Environmental Microbiology

The dedicated staff in the Environmental Microbiology Section have impacted the lives of everyone in West Virginia who has consumed water from a Public Water System or purchased and consumed Grade A dairy products.  The Bardane District Environmental Laboratory staffs three individuals to handle the drinking water testing for the nine counties in the Eastern panhandle.  This includes Berkeley, Jefferson, Grant, Hampshire, Hardy, Mineral, Morgan, Pendleton, and Tucker.

Water Testing

This Unit tests water from the majority of Public Water Systems in the state as a requirement under the Safe Drinking Water Act (SDWA) and the Total Coliform Rule (TCR).  In addition, this Unit also tests water from private, individual households, recreational areas such as swimming pools and bathing beaches, and bottled water companies.  Dairy plants and dairy farms also submit water for testing.

What are we looking for?

Water samples are first tested for Coliform Bacteria.  This group of bacteria, normally found in the environment, is used as an indicator, to indicate the possible presence of pathogens (disease-causing organisms).  Generally, when pathogens are present in drinking water, coliforms are present as well.  The reverse is not necessarily true - when coliforms are found in drinking water, pathogens may or may not be present.  However, treating the water to eliminate the coliforms would most likely also eliminate the pathogens.  The level of coliform bacteria allowed in drinking water is zero.  If coliforms are found in the water sample, further testing is performed to look for Fecal Coliforms (a subgroup of Total Coliforms) or E. coli (one member of the Fecal Coliform Group).  Since both Fecal Coliforms and E. coli are found in the intestinal tract and feces of warm-blooded animals, their presence in drinking water can indicate a sewage contamination problem.

Where do water samples come from?

Water samples are collected by Water Plant Operators from Public Water Systems, Engineers from the Office of Environmental Health Service (OEHS) - Environmental Engineering Division (EED), Sanitarians from OEHS - Public Health Sanitation Division (PHSD) and Local County Health Departments (LHD).  Samples are also received from other laboratories that are not certified to conduct drinking water tests.  On a limited basis and by prior arrangement, samples are received from private citizens.  Private citizens needing to have their well water tested should first contact their local county health departments.  This way a trained sanitarian can collect the sample and ensure that the well is properly protected.  In the event that the sample does have coliform bacteria present, the sanitarian can instruct the well owner on how to treat the well, remedy the problem and provide follow-up testing.

Samples must be collected in containers that are provided by the Office of Laboratory Services.  These containers are specially prepared, contain a dechlorinating agent and are tested for sterility.  They are supplied to clients upon submission of the Bottle Request Form.  This form may be mailed, faxed, submitted with samples, or hand-delivered.  Samples must be received and testing begun within 30 hours of collection for compliance with the SDWA.  The EM-1 Water Bacteriological Report Form must be completed in ink and submitted along with the sample.  Water collection containers are state property and must be returned to the Office of Laboratory Services for testing.  They cannot be sent to any other laboratory.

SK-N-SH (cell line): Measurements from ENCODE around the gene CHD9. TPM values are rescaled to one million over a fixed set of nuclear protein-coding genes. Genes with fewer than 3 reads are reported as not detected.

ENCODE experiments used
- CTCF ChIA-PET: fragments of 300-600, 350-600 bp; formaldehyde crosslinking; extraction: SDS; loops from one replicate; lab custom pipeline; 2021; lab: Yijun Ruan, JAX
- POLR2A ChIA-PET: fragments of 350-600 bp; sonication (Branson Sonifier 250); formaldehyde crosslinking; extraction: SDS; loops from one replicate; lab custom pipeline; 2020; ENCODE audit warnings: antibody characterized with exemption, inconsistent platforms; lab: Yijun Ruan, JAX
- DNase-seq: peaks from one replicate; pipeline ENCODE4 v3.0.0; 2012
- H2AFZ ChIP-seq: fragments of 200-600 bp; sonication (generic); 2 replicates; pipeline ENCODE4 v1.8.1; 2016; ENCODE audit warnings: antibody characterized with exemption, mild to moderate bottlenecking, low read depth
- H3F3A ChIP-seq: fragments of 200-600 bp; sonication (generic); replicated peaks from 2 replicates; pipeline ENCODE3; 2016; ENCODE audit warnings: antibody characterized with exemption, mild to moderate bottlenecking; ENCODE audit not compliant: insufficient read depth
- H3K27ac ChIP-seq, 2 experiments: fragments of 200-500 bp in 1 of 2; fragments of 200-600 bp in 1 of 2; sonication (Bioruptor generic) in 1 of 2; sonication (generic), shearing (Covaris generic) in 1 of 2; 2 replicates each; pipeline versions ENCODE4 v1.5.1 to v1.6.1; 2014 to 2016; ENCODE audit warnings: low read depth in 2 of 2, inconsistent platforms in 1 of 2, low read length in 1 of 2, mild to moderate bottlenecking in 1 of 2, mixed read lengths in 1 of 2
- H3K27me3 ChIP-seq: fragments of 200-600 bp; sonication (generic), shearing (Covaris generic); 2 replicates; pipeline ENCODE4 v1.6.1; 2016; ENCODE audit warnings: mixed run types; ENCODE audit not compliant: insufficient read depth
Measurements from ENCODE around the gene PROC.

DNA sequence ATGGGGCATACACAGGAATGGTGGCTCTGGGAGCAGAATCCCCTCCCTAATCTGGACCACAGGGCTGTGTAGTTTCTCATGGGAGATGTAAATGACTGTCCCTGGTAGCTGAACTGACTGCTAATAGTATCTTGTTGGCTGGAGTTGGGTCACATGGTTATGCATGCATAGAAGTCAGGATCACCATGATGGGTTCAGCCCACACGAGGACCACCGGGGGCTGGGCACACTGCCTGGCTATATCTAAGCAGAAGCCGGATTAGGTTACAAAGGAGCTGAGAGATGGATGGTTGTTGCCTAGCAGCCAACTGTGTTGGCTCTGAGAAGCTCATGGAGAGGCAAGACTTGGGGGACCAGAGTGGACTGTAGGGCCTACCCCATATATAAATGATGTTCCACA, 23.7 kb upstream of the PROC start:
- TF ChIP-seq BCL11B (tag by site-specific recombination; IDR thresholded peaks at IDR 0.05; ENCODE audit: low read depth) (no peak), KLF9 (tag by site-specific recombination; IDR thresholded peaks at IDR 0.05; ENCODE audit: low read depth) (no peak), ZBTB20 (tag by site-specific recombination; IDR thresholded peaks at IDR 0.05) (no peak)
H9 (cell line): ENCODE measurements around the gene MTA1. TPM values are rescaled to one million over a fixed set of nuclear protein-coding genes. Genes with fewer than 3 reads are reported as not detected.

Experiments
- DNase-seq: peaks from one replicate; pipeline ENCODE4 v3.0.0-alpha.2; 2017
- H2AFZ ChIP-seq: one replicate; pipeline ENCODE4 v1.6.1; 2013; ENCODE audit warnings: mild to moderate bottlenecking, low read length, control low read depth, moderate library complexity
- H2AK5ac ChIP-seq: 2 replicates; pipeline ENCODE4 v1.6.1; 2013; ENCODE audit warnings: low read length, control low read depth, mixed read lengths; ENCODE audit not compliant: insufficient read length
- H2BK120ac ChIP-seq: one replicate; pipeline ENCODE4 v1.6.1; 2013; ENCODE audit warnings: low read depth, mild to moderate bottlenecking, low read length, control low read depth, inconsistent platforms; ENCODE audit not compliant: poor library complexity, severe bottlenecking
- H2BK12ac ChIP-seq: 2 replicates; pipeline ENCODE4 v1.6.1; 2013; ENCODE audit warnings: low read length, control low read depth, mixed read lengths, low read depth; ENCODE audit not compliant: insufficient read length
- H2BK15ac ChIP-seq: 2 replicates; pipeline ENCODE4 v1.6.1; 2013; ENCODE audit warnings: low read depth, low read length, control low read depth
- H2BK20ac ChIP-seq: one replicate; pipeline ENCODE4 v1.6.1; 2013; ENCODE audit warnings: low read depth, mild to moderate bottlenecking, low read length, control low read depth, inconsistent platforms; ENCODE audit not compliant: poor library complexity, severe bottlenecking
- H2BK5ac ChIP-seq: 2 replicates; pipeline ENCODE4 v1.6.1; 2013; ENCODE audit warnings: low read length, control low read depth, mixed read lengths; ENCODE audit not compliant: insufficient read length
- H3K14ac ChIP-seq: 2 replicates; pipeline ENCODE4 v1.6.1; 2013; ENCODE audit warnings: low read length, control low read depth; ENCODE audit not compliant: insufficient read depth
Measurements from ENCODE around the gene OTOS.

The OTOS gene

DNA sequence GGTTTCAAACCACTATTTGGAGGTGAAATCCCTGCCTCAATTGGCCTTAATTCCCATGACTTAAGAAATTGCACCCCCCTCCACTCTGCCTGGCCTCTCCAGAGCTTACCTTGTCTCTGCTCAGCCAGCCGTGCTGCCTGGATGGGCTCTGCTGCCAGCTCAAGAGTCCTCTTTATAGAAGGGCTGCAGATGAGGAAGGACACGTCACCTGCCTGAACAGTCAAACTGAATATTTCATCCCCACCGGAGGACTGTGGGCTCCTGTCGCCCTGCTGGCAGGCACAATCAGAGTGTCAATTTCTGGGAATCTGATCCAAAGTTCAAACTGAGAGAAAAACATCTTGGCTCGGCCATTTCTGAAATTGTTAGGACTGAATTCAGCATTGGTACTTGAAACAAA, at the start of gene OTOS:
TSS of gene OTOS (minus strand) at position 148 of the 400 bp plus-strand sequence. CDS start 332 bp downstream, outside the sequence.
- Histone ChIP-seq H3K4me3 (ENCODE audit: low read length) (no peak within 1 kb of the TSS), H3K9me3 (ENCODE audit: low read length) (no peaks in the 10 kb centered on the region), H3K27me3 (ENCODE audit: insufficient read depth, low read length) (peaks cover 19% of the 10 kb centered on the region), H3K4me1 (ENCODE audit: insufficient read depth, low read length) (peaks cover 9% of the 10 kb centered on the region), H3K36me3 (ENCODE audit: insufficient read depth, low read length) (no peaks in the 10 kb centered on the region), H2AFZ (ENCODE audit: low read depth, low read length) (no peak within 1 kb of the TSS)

Samples can be mailed or sent by other delivery services such as UPS or FedEx or can be hand delivered.  If samples are hand-delivered to the South Charleston Laboratory after operating hours, they can be left in the refrigerator located in the building by the back parking lot gate.  Samples are received at the South Charleston Laboratory, 8:00 a.m. to 5:00 p.m. Monday through Friday (with the exception of State holidays), by U.S. Mail, and by special arrangements on Saturday.  The Bardane District Environmental Laboratory receives samples 8:00 a.m. to 4:00 p.m. Monday through Wednesday and 8:00 a.m. to 12:00 p.m. on Thursday.

How is water tested?

The Environmental Microbiology Section has at their disposal, several different methods to test water for coliform bacteria.  All of the test methods require 100 mL (approximately 3.4 oz) of sample.

Enzyme Substrate Method
The Enzyme Substrate Test is used primarily for all types of water.  A reagent packet is added to 100 mLs of sample and then the mixture is incubated for 24 hours.  A color change from clear to yellow confirms the presence of coliform bacteria.  At the same time, a blue fluorescence when subjected to UV light confirms the presence of E. coli.  A variation of this test is also available when there is a need to know the amount of coliform bacteria and E. coli present.  A slightly different formulation is available that will allow for confirmed results in as little as 18 hours.

Fermentation Method
The Fermentation Method is a backup method used on certain types of dairy plant samples.  One hundred milliliters of sample is added to a growth medium and incubated for up to 48 hours.  A change in color from purple to yellow indicates a presumptive positive test for coliform bacteria.  All presumptive positive samples are then subjected to a confirmation test and a fecal coliform test which can take an additional 48 hours to complete.  High numbers of non-coliform bacteria can interfere with this test causing invalid results.